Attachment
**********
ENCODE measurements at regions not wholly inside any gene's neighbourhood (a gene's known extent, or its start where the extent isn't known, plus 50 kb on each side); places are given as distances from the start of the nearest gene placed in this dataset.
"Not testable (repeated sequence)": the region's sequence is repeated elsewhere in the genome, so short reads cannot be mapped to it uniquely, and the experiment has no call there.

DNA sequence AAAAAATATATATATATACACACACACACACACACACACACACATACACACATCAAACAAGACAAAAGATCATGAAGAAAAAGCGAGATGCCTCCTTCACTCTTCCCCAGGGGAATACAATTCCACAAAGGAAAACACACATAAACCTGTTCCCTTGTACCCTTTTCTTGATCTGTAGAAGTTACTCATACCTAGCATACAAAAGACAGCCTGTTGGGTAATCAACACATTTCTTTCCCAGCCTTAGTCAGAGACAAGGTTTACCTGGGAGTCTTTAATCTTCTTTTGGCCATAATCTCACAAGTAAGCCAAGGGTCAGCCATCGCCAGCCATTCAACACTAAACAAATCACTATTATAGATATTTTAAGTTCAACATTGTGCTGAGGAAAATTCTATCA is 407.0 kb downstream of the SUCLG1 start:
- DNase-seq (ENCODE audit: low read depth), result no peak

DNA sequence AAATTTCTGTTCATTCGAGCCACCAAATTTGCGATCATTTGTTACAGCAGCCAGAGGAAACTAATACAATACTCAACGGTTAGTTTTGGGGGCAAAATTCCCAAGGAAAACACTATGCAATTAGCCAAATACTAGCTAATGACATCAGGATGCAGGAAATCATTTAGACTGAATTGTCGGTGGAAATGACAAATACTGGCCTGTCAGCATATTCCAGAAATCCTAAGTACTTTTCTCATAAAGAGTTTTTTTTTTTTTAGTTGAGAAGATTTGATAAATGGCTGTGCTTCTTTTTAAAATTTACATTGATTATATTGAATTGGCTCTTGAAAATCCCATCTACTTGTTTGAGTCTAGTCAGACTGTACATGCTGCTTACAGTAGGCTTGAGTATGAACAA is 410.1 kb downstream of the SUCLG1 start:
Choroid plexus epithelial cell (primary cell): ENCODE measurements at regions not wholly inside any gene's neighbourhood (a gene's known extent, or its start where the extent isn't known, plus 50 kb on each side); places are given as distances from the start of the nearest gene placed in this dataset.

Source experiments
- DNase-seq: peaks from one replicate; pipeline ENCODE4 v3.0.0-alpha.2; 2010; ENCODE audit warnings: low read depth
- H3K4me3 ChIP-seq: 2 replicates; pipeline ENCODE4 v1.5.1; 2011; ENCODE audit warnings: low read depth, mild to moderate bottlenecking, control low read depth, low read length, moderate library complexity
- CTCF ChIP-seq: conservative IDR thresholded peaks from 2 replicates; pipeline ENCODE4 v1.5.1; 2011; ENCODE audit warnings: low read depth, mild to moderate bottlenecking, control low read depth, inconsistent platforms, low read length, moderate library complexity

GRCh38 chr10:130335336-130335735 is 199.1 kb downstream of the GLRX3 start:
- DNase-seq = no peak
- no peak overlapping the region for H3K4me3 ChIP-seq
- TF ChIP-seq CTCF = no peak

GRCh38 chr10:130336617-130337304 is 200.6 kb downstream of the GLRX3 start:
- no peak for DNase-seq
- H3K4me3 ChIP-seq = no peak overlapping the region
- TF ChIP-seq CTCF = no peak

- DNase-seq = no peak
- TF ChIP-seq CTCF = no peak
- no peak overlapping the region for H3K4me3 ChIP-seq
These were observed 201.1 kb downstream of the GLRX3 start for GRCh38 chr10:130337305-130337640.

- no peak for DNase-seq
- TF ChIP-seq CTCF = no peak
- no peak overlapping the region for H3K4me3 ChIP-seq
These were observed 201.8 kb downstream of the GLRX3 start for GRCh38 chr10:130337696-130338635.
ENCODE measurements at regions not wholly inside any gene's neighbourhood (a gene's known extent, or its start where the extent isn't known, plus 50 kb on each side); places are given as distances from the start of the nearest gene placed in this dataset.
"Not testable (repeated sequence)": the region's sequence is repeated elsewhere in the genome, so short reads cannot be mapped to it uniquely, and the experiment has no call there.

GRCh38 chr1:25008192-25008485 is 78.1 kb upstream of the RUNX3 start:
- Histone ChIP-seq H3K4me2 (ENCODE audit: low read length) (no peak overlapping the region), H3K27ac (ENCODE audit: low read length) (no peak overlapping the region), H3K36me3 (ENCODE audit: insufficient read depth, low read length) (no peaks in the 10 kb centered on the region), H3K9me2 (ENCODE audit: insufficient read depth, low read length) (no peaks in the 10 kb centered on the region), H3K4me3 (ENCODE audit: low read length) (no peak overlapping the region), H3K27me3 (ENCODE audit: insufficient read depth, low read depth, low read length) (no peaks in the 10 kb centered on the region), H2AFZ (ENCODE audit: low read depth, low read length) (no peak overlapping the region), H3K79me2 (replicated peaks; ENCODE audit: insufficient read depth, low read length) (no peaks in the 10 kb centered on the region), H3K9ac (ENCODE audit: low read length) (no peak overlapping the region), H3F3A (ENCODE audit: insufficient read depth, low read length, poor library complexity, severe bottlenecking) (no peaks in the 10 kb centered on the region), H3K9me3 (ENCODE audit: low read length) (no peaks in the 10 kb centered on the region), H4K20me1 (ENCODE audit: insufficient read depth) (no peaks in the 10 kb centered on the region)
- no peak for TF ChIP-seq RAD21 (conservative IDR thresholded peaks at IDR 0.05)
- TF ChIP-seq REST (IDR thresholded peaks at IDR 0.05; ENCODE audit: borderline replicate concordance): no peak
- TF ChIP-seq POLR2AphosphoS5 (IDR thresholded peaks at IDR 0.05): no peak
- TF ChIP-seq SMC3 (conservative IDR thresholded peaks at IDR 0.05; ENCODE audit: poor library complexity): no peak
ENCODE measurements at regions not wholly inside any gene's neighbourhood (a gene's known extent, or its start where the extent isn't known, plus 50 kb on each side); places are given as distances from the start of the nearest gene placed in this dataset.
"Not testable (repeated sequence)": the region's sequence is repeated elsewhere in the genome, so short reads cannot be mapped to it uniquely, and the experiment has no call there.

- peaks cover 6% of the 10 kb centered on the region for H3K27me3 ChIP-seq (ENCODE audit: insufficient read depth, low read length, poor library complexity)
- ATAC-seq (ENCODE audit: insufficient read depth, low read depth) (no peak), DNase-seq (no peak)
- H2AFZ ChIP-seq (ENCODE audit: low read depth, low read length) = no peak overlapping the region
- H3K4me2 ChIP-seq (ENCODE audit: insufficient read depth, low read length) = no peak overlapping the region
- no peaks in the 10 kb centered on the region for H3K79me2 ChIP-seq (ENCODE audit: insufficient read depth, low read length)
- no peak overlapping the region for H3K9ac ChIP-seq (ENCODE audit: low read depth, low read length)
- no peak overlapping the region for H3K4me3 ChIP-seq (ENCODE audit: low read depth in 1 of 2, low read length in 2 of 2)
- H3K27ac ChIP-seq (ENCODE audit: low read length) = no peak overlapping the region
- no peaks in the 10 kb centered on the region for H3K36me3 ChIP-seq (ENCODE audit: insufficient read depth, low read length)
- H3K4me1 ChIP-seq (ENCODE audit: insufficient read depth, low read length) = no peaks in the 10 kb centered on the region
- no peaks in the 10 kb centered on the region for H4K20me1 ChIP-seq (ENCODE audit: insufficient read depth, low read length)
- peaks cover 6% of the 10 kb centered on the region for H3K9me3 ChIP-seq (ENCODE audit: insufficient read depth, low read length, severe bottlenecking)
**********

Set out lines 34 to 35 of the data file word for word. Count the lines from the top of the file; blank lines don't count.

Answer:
- TF ChIP-seq SMC3 (conservative IDR thresholded peaks at IDR 0.05; ENCODE audit: poor library complexity): no peak
ENCODE measurements at regions not wholly inside any gene's neighbourhood (a gene's known extent, or its start where the extent isn't known, plus 50 kb on each side); places are given as distances from the start of the nearest gene placed in this dataset.